The boss of one of Britain’s largest energy suppliers has criticised the government’s plan to row back on net zero policies, including the planned phase-out of gas boilers, as a “misstep on many levels”.
Accusing Rishi Sunak of delaying the “vital work of transforming our economy”, the chief executive of E.ON UK, Chris Norbury, said there was no “green v cheap” debate. He said delaying some environmental targets to reduce pressure on household budgets during a cost of living crisis was a “false argument”.
The prime minister announced on Wednesday that he was postponing several policies that he said would impose a direct cost on consumers. These include the introduction of energy-efficiency targets for private rented homes and a five-year delay to a ban on sales of new petrol and diesel cars.
Car industry leaders called the decision to push back the ban on sales of new internal combustion engine vehicles to 2035 “hugely retrograde” and said it could create anxiety given steps already taken by the sector to meet existing targets.
Norbury said Sunak’s move risked “condemning people to many more years of living in cold and draughty homes that are expensive to heat, in cities clogged with dirty air from fossil fuels, missing out on the economic regeneration this ambition brings”.
He urged the government to “think again before abandoning our climate commitments for this decade”, adding that uncertainty made it harder for businesses to invest in new technology and would hamper efforts to boost jobs and skills, especially in parts of the country “most at risk of being left behind”.
Jürgen Maier, a former chief executive of Siemens UK, also criticised Sunak’s decision, saying the move was not “just chop and change” of policies but “chaos”.
“It beggars belief,” he said, accusing the government of failing in its industrial policy. He said the move would make the UK far less attractive to international investors and would lead to large industrial companies delaying their investment decisions.
“It’s a disaster for productivity. It’s a disaster for jobs, well-paid jobs. And it’s a disaster for business confidence and investment – and we need exactly the opposite,” he said.
The chair of Ford UK, Lisa Brankin, said the move to relax the 2030 ban on sales of new petrol and diesel cars and vans would undermine the steps the US car manufacturer had taken to prepare for the change.
“Our business needs three things from the UK government: ambition, commitment and consistency,” Brankin said.
The UK arm of the German carmaker Volkswagen said the industry urgently required a clear and reliable regulatory framework that created market certainty and consumer confidence. It said binding targets for infrastructure rollout and incentives were needed.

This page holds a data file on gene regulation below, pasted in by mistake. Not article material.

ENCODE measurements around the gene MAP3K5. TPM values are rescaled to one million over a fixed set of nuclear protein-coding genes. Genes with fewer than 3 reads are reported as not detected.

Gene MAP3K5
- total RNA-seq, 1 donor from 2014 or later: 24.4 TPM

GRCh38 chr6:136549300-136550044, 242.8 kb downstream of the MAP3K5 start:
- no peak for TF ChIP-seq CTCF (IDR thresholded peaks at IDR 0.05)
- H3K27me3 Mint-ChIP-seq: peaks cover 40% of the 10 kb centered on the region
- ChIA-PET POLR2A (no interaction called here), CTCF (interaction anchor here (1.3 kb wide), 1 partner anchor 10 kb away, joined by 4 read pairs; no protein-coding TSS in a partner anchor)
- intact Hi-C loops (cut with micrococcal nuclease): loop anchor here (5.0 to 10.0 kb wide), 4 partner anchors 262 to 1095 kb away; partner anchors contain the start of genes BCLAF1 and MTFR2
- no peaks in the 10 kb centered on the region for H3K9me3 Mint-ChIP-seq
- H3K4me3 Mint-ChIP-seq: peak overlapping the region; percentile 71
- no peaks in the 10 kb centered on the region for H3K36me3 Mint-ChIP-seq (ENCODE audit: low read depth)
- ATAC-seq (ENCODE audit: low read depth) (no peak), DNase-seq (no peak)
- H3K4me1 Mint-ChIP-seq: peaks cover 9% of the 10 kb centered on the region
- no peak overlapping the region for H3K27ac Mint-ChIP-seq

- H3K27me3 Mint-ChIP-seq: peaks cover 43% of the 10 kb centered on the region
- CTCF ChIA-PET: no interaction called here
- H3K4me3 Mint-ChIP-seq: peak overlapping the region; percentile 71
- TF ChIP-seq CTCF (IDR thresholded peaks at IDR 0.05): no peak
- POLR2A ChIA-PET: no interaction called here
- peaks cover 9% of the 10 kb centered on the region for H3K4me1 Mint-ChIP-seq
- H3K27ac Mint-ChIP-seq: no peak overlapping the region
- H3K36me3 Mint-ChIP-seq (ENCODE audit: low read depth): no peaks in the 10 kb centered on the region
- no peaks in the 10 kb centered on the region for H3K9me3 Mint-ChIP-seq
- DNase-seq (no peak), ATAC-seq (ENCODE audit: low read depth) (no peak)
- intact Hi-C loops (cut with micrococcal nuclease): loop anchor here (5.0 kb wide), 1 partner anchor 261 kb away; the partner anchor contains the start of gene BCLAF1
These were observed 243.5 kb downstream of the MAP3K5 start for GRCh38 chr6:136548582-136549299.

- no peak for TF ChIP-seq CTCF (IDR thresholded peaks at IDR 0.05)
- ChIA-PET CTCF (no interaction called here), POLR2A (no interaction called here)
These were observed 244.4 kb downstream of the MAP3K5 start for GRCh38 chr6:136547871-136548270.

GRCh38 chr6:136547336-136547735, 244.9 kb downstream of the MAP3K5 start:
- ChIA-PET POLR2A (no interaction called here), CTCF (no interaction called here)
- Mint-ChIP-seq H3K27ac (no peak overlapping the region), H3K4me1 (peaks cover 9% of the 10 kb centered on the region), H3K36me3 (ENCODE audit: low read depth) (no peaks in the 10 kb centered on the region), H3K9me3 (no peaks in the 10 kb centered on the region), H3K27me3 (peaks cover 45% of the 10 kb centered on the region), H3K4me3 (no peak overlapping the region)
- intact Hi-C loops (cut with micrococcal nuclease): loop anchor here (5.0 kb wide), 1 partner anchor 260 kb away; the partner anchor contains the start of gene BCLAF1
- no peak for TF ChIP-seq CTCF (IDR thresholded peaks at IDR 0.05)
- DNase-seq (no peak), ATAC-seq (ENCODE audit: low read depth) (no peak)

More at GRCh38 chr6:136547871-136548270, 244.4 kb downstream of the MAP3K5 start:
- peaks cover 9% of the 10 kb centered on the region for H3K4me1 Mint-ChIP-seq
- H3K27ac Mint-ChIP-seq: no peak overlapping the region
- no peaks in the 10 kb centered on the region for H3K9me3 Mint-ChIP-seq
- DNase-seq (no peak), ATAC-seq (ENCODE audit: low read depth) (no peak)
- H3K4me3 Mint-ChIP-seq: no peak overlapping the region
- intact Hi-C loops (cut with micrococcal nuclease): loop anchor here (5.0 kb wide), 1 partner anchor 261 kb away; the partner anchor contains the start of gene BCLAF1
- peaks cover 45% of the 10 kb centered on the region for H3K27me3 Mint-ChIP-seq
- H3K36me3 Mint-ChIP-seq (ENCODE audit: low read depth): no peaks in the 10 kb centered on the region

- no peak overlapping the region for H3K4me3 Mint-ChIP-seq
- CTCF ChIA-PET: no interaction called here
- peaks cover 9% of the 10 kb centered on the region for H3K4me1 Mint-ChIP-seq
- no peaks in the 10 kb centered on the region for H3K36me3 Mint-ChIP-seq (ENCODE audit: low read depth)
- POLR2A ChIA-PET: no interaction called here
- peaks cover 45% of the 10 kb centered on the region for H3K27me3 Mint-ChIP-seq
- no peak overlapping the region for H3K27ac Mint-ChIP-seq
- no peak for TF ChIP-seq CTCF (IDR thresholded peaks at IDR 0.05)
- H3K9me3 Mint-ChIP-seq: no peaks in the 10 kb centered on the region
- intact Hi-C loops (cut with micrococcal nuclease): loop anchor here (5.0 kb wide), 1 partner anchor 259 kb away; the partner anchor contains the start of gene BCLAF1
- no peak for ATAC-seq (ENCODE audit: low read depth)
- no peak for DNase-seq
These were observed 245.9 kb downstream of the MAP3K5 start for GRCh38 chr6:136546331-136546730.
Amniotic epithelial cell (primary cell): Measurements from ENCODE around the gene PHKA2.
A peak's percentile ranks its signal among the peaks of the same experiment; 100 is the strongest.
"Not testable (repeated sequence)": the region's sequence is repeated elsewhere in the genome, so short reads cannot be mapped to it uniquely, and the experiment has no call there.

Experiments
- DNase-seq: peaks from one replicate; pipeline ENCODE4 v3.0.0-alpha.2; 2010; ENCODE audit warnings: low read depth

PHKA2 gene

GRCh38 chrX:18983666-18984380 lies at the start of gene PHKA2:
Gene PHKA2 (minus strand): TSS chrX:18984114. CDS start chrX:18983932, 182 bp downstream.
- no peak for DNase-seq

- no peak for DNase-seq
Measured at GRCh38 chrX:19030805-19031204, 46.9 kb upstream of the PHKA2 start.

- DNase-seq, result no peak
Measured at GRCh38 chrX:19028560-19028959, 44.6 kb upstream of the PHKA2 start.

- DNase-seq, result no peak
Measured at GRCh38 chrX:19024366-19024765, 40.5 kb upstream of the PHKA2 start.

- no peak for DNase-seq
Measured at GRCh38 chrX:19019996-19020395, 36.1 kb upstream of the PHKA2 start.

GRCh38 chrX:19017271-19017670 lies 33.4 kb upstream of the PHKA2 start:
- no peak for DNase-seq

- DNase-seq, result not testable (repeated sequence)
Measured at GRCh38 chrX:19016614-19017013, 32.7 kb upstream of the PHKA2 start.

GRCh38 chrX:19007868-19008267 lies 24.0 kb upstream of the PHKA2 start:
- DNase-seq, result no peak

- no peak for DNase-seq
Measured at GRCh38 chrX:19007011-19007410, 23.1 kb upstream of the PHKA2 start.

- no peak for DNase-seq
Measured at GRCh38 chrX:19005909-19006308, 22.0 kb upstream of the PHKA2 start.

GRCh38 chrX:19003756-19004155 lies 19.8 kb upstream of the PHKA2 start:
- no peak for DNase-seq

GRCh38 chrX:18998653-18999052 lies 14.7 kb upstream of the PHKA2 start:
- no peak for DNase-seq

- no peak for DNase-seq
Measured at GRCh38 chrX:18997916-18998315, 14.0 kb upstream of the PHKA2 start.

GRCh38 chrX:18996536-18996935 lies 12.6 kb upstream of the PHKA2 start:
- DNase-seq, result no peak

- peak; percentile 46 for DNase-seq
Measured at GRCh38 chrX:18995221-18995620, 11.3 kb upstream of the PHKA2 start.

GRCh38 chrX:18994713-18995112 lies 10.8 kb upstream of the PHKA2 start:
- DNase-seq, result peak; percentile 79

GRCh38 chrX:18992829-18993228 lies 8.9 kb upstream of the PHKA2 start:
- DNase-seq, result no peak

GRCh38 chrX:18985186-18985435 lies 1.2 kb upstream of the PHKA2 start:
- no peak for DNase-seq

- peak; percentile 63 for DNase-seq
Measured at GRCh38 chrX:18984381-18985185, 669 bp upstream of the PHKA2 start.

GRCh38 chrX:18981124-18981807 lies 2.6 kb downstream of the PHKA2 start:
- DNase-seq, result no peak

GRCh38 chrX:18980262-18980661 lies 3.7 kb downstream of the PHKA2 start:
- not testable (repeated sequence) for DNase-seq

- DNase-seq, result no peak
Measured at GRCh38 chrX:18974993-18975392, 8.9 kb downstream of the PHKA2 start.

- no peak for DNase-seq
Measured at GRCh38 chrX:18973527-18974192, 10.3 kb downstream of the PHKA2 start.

A spokesperson for Stellantis, which owns the Vauxhall brand and its new solely electric vehicle plant at Ellesmere Port, as well as the Opel, Peugeot, Citroën and Fiat badges, called on the UK government to provide clarity on legislation for “environmental issues that impact society as a whole”.
The business secretary, Kemi Badenoch, was reported to have told fellow Tory MPs in a WhatsApp group: “The auto industry says lots of things in public and different things in private”, according to a screenshot shared on the social media site X by the Sun on Sunday’s political editor.
Badenoch’s message, which was liked by other Conservatives, claimed that carmakers did “not always speak with one voice” and urged MPs to wait to hear the government’s plans before reacting.
Ian Plummer, the commercial director at the online vehicle marketplace AutoTrader, said the expected five-year delay on new petrol and diesel vehicles, was a “hugely retrograde step”.
“This U-turn will cause a huge headache for manufacturers, who are crying out for clarity and consistency, and it is hardly going to encourage the vast majority of drivers who are yet to buy an electric car to make the switch,” he said.
Mike Hawes, the chief executive of car industry body the Society of Motor Manufacturers and Traders (SMMT) said the automotive industry was investing “billions in new electric vehicles”, adding that the government had “played a key part in bringing some of that investment to the UK”.
Citing the industry’s recent investments including Tata’s battery plant in Somerset, and BMW’s announcement that it would spend £600m upgrading its Oxford factory to ensure electric production of the Mini, Hawes said “Britain can – and should – be a leader in zero emission mobility both as a manufacturer and market.”
Hawes called on the government to give a “clear, consistent message, attractive incentives and charging infrastructure” that created “confidence rather than anxiety”.
The British car manufacturer Jaguar Land Rover said it welcomed any certainty around climate policy. A spokesperson for the company, owned by Tata Motors, said its own plans were on track.